Apple isn't the only American company facing the prospect of paying a big bill for back taxes in Europe.
That's the message EU Commissioner Margrethe Vestager sent Tuesday when she announced the results of an investigation that claims the U.S. tech giant owes Irish authorities some $14.5 billion bill in back taxes.
"We're sending a message to any taxpayer in Europe: This is a wonderful place to do business and invest, but you have to play by the rules," she told CNBC.
But those rules are at the heart of a simmering dispute that has erupted into a multibillion-dollar legal battle between European authorities and the U.S. Treasury, with dozens of multinational U.S. companies caught in the crossfire.
Here's what's at stake:
So the ruling shows that Apple hasn't been paying its fair share of taxes, right?
That's what the European agency behind the investigation has concluded. As evidence, they point to a 2014 tax bill that amounted to 0.005 percent of Apple's profits. That works out to about $50 in taxes for every $1 million in profits.
That's much less than Ireland's standard corporate tax rate of 12.5 percent, or about $125,000 per million.
Wow. Ireland must be thrilled to be collecting all that money.
Not exactly. The Irish government has said it will appeal the EU ruling, saying the bureaucrats in Brussels have no business telling Dublin how much they should tax companies.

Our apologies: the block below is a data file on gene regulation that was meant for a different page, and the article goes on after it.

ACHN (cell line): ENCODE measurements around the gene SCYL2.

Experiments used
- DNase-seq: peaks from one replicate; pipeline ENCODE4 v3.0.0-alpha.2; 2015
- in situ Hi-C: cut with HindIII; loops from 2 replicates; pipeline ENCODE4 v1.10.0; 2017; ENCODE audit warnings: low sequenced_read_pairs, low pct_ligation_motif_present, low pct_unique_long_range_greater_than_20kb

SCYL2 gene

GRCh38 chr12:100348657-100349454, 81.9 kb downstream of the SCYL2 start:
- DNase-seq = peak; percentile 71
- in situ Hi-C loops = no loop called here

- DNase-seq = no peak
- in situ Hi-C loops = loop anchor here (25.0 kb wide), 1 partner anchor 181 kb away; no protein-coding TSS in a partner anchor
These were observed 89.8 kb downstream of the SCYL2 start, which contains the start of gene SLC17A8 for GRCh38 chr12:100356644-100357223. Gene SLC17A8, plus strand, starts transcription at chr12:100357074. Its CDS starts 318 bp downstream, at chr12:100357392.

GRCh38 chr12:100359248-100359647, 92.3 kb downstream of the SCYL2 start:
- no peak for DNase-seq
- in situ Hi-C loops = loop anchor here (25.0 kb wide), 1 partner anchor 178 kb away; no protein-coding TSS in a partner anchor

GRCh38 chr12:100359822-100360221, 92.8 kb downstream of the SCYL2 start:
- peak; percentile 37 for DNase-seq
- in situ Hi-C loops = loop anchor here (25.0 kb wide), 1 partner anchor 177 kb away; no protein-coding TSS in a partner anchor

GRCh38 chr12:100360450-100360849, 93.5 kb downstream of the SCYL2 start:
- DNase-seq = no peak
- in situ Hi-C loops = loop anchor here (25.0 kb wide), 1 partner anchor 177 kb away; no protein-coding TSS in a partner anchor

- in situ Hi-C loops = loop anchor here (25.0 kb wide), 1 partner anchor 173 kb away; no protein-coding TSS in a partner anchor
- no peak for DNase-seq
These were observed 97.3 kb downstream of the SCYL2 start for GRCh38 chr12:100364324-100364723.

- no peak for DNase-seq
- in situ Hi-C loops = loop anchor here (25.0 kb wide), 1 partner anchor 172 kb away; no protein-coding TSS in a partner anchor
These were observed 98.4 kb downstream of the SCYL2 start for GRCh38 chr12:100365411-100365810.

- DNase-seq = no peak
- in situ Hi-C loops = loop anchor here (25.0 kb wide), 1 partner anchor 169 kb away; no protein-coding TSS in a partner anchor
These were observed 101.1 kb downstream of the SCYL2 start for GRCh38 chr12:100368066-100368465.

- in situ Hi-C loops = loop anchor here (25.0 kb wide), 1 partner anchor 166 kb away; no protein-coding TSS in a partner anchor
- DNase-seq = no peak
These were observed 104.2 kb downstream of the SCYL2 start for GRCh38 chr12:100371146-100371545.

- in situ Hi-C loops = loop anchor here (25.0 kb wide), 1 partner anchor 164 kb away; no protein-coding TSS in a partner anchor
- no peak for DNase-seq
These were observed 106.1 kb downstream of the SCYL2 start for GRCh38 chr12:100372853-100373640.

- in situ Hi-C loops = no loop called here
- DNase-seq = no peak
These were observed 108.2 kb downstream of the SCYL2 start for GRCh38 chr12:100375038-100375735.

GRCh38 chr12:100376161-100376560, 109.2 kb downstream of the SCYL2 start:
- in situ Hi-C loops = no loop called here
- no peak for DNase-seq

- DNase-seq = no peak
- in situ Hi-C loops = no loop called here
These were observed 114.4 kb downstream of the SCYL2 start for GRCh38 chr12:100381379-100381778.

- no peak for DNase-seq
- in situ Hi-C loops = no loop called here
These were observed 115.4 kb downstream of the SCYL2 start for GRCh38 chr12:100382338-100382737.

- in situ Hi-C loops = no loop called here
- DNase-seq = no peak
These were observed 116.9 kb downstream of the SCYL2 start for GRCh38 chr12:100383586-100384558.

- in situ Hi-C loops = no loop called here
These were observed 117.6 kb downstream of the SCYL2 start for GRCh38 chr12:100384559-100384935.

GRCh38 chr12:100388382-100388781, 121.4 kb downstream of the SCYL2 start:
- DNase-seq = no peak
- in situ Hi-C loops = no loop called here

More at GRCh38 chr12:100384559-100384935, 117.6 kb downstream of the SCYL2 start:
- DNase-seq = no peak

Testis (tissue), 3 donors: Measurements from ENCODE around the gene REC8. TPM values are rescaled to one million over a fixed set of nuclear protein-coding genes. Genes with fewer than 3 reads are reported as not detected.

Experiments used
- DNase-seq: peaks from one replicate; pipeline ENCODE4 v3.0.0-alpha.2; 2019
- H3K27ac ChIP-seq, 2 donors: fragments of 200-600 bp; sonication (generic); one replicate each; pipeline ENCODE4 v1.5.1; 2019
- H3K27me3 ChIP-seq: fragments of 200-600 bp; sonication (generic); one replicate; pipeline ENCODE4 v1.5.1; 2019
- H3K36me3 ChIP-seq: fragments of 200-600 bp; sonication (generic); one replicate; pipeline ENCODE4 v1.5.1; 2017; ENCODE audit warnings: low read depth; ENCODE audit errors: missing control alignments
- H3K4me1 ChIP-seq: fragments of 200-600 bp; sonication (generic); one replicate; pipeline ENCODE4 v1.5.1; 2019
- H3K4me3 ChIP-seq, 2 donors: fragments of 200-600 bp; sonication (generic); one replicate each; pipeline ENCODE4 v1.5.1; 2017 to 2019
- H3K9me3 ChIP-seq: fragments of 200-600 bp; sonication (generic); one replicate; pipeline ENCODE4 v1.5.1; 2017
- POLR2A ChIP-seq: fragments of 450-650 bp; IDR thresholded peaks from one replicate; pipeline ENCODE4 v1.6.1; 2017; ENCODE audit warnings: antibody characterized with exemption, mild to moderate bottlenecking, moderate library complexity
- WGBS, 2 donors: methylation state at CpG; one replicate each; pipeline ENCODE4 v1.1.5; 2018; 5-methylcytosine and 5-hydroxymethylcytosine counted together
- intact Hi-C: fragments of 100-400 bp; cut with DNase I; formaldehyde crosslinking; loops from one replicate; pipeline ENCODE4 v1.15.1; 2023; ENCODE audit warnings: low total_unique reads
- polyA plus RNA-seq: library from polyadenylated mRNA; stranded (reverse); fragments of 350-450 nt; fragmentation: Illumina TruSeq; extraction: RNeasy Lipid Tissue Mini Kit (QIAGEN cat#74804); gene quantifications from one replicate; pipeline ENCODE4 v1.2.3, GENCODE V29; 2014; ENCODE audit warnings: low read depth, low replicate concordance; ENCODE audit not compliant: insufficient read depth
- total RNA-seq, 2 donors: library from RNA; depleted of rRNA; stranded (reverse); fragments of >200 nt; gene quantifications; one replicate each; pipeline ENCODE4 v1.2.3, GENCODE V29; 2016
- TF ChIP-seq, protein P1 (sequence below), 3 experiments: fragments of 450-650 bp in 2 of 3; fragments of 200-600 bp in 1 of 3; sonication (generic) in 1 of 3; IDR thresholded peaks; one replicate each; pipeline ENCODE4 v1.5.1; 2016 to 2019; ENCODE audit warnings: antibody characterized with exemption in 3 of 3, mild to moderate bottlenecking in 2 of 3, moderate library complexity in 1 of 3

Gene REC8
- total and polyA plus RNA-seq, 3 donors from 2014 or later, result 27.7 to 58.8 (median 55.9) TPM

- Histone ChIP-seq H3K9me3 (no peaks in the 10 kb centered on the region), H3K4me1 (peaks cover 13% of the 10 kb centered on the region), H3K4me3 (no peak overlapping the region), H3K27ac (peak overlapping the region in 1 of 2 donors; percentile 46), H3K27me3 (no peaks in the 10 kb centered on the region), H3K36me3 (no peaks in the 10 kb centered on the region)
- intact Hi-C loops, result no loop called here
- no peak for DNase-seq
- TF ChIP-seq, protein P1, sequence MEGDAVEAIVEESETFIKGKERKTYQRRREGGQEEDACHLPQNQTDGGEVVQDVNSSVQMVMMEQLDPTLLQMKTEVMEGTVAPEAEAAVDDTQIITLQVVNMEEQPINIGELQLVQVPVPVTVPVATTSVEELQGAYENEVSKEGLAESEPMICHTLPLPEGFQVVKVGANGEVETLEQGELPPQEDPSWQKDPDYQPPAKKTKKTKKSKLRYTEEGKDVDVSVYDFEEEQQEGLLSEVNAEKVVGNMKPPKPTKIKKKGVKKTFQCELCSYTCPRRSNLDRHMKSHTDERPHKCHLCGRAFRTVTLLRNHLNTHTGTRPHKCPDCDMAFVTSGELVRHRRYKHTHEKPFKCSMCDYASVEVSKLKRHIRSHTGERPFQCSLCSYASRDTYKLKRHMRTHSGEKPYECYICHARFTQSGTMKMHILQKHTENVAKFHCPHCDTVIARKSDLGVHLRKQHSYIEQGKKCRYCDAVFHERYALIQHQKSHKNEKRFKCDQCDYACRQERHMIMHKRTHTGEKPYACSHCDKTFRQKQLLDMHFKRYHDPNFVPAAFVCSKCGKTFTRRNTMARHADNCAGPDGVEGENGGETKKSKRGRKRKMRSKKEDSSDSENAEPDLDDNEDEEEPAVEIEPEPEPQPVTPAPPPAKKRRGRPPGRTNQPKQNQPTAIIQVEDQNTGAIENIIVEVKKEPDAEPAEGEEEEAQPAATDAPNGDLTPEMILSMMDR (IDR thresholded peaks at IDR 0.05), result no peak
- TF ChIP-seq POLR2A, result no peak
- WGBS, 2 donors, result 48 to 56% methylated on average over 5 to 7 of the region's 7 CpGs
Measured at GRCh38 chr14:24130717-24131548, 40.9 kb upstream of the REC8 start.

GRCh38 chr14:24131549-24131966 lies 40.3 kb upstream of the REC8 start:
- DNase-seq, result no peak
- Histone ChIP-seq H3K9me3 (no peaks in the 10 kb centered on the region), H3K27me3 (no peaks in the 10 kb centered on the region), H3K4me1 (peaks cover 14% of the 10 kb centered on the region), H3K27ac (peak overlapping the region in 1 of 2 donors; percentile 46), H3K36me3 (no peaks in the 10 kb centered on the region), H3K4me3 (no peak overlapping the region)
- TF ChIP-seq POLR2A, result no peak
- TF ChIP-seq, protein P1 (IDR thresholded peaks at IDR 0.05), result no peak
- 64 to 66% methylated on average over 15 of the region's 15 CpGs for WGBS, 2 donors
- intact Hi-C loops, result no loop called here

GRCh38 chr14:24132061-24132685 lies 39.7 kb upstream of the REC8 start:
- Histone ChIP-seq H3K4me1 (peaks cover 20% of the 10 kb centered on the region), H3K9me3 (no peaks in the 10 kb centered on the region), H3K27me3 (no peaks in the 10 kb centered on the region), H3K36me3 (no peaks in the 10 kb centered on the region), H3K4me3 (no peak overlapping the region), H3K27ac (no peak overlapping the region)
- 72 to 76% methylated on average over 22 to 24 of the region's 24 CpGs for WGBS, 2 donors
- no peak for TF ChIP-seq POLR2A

Tax rates are set by individual EU members, not by the European Commission. So Ireland is essentially telling the EU to mind its own business.
That's why, for Ireland, overturning the ruling "is necessary to defend the integrity of our tax system; to provide tax certainty to business; and to challenge the encroachment of EU state aid rules into the sovereign member state competence of taxation," Ireland's Minister of Finance Michael Noonan said in a statement.
Some Irish officials see the ruling as another example of Brussels' overreach, not unlike the kind of interference that prompted British voters to choose to leave the EU.
So why is the EU sticking its nose into Ireland's tax policy?
The investigation is one of several dozen actions against U.S. companies based on a novel legal approach that defines tax breaks as "state aid." The idea is that EU member states aren't allowed to subsidize companies within their borders, because that could give them an unfair advantage against companies in countries that don't offer subsidies.
The EC ruling, in effect, said that by letting Apple pay less than the 12.5 percent other companies have to pay, Ireland is giving Apple "state aid."
Why is the EC picking on Apple?
As the third largest American company (by revenues), the tech giant is an easy target. The company took in more than $53 billion in profits in the latest fiscal year — on revenues of more than $230 billion. (That's roughly last year's gross domestic product for Oregon.)
The company is also sitting on an enormous pile of cash and other assets, valued at more than $230 billion, which it has stashed in Ireland and other countries overseas to avoid paying U.S. taxes. Many large U.S. multinational companies do the same thing, arguing that U.S. corporate tax rates are too high.
And the EC has other U.S. companies in its sights. Last fall, it said Starbucks and Fiat each owed between $23 and $34 million in back taxes. It also has tax investigations pending against Amazon, McDonald's and a number of other undisclosed U.S. companies.